Becoming Butterflies

I guess one of the most surprising results I have had here are learning about people’s perceptions of women.  I have asked many people over the past two months, formally (in interviews) but also informally, “how are women involved in coastal resource management?”  Most of these people are aware what coastal resource management (CRM) means in the Philippines, but I’ll just brief that for my readers:

CRM includes a variety of activities, like making fisheries policies, replanting mangrove forests, or establishing sanctuaries.  These activities are led by the local government and NGOs staff, and often funded by foreign aid (especially major players like USAID, GIZ).  Whereas in Seattle, I would expect the government agencies to do all of these activities on their own, here in the Philippines, everybody is involved, and the reality is that they have to be.  The government is limited in its capacity, and that is why they pull in every citizen to help with CRM.   So when we say “CRM” here, that can include the high school students who plant mangroves, the fish wardens out patrolling the waters, and especially sanctuaries.  With sanctuaries, many members of the community have to come together and voluntarily work to maintain the sanctuary and protect it from intruders who might want to plunder its bounty.

There are 16 sanctuaries on Siquijor right now and over 1,000 in the Philippines.  So I guessed in asking so many people their opinions on “how are women involved?” that I could try and get a clear picture.  But it started out really foggy; all I could uncover was anecdotes; that women show up to sanctuary meetings if their husbands are out fishing, that women join their husband in the guardhouse, that they cook for everybody during CRM activities.  A lovely friend and colleague here even said “Barbie, I don’t know! What is women in CRM? I haven’t even thought about it!”

So then on Siquijor I asked people the same question. Two young female government employees who work closely with CRM projects gave me these insights; they have witnessed women:

-do the most of the work in any seaweed farming project

-participate in mangrove replanting

-act as secretaries and maintain good documentation of projects

-handle money and sell products of projects (fish, seaweed, etc.)

-take initiative in projects

-delegate tasks

-are detail oriented

-participate in decision making

-voice their opinions at meetings

-increase understanding among group members

-keep projects organized better

Unfortunately, while these young women have their eyes open, the truth is that we are all up against the barrier of discrimination and what people expect of us.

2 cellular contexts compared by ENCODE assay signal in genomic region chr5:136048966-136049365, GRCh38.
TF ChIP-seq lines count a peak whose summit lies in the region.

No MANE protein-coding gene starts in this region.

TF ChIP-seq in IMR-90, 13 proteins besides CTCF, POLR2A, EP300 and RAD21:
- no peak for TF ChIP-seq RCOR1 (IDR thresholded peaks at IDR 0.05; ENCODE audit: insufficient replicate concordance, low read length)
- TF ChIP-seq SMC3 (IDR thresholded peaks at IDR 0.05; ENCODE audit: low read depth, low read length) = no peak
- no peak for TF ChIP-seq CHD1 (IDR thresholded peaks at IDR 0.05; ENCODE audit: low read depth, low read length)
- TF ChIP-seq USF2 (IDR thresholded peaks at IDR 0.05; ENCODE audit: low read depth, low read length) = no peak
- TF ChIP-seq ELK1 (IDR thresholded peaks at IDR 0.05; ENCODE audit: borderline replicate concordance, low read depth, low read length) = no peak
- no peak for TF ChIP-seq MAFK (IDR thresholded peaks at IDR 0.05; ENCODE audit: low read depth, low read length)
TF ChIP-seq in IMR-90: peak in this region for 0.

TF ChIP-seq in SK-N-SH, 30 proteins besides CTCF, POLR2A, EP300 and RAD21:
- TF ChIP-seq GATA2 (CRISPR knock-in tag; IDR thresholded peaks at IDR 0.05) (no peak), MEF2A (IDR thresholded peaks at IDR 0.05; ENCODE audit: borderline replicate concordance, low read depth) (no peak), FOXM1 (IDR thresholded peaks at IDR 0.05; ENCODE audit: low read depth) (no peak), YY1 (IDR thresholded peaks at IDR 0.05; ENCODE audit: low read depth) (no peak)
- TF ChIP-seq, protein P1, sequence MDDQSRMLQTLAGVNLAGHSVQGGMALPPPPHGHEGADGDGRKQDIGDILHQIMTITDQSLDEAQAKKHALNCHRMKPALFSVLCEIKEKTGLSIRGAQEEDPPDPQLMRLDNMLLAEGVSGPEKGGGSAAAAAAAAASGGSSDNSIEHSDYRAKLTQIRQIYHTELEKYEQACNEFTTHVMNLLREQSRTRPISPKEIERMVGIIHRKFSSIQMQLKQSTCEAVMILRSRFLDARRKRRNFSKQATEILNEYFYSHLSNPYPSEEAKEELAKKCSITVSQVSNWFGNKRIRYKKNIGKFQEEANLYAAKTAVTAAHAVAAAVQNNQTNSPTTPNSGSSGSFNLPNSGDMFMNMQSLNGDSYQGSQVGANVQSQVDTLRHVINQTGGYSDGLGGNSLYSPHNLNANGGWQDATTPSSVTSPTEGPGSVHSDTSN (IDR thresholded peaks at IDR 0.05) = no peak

“it’s very impossible for women to guard (the sanctuary) day and night… if there are intrusions of illegal fishers its very risky for the women to react on the illegal fishers in the marine sanctuary during nighttime… with their forces combined of the illegal fishers, what can the women do against the men? It’s very hard for women because we are weaker than men so when we’re in trouble, we’ll be put in deep sea (drowned)” (female government staff)

me: “What would be the benefit of including women?”

Men: “it would be clean here… and they could cook for us. And if our wives were involved… we would (have sex in the guardhouse while guarding the sanctuary at night)”.

And that’s all.  The men couldn’t think of any other benefit.

It reminds me of a child I knew who put a caterpillar in a jar because she didn’t know it would become a butterfly…


Fish for sex

Have you ever heard that saying, A woman needs a man like a fish needs a bicycle”? The cartoon that goes with it, of a fish awkwardly peddling a bike, makes me giggle inwardly.  This post is, unfortunately, a lot less silly than that, but I can’t get the quote out of my head. I recently learned that sometimes, a man needs a woman like a woman needs a fish.  This is a well-documented social behavior called “FFS” or Fish For Sex.

A year ago, the only thought I had about the link between conservation and sex was this: we should try to slow down population growth to reduce pressure on the environment.  Maybe simplistic, but that’s as far as a conclusion as I had come to, and I didn’t bother looking into it further.

And then I met Richard Pollnac, Eddie Allison, and Jamie Bechtel.  I can thank them for educating me on this issue, and I’m going to attempt to explain it here.

My studies are interdisciplinary, which is a good thing for someone like me- who asks so many questions.  So we have these four global pieces of the puzzle that we can kind of categorize like this:

1)   Environmental issue: collapsing fish stocks

2)   Development issue: population growth

3)   Economic issue: poverty

4)   Political issue: conflict over natural resources

Now, let’s add in one more:

5)   Public health issue: HIV/AIDS.

When this was first brought to my attention, I thought, huh? But here’s why we have to add HIV/AIDS to the list:

“Fishing communities in developing countries are among the socio-professional groups with the highest levels of HIV/AIDS prevalence” (Béné and Merten 2008).